Immediately after the movie’s broadcast, Ted Koppel moderated a riveting discussion that featured a formidable group of pundits, including Henry Kissinger, Elie Wiesel, William F. Buckley, Carl Sagan and Robert McNamara. During this special edition of “Viewpoint,” Secretary of State George Shultz also appeared to tell audiences that “nuclear war is simply not acceptable.”
The most prescient and horrifying questions from the audience and responses from the panelists on “Viewpoint” anticipate a future that’s eerily indicative of where we are today – a time of multi-state nuclear capability, where one unstable leader might trigger nuclear catastrophe.
In the weeks after the broadcast, schools and community centers around the country held forums during which people could discuss and debate the issues the film raised. Psychologists and communication scholars were also eager to study the movie’s impact on viewers, from how it influenced their attitudes about nuclear weapons, to its emotional consequences, to whether they felt empowered to try to influence America’s nuclear policies.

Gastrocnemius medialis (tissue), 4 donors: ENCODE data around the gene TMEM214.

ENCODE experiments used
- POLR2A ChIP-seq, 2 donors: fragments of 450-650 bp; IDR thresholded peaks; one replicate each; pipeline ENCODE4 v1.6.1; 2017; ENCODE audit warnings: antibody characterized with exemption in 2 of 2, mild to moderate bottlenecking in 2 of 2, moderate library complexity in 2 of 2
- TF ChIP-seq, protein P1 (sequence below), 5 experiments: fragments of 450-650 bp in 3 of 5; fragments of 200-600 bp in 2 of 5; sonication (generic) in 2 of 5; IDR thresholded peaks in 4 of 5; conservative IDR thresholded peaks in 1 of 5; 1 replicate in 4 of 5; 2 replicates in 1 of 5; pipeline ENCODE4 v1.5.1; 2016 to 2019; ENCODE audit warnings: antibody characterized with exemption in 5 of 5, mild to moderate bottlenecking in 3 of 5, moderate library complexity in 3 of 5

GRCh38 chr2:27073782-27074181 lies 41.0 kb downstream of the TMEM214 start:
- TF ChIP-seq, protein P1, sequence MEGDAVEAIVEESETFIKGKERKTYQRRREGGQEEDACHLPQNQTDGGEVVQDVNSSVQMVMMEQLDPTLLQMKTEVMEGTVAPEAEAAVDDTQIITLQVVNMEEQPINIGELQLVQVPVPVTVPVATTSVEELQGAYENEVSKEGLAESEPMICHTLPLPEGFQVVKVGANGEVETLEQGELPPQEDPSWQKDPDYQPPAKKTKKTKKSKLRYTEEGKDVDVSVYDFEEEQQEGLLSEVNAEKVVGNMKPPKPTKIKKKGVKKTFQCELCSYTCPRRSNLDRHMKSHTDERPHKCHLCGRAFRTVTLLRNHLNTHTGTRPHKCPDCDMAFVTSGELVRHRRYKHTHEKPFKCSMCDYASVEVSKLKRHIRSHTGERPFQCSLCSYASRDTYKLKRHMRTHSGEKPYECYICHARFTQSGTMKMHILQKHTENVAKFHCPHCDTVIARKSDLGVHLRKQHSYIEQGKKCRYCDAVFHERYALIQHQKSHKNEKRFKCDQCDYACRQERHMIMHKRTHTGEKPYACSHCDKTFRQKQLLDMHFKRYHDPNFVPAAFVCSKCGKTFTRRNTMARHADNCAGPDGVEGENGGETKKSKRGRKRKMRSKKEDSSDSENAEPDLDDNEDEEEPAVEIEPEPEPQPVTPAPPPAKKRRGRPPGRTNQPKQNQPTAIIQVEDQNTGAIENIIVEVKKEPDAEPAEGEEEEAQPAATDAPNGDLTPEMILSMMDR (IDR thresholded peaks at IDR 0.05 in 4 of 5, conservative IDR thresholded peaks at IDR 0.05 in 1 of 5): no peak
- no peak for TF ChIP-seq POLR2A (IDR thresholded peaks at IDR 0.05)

That was then, this is now
In the early 1980s, of course, it was the Soviet Union that posed the nuclear threat to America.
Today’s adversaries are more diffuse. The world’s nuclear situation is also much more volatile, with greater destructive potential than “The Day After” imagined.
A modern-day remake of “The Day After” would have to reckon with this bleaker scenario: a world in which there may be no day after.
The bellicose posturing that prevails in the White House today resonates, in some ways, with the public bickering between Soviet Head of State Yuri Andropov and Ronald Reagan in the months leading up to the broadcast of “The Day After.” After the film’s release, New York Times columnist James Reston hoped “the two nuclear giants” would “shut up for a few weeks” – that “some civility or decent manners” might prevail in the wake of public concern about the consequences imagined in ABC’s somber nuclear fable.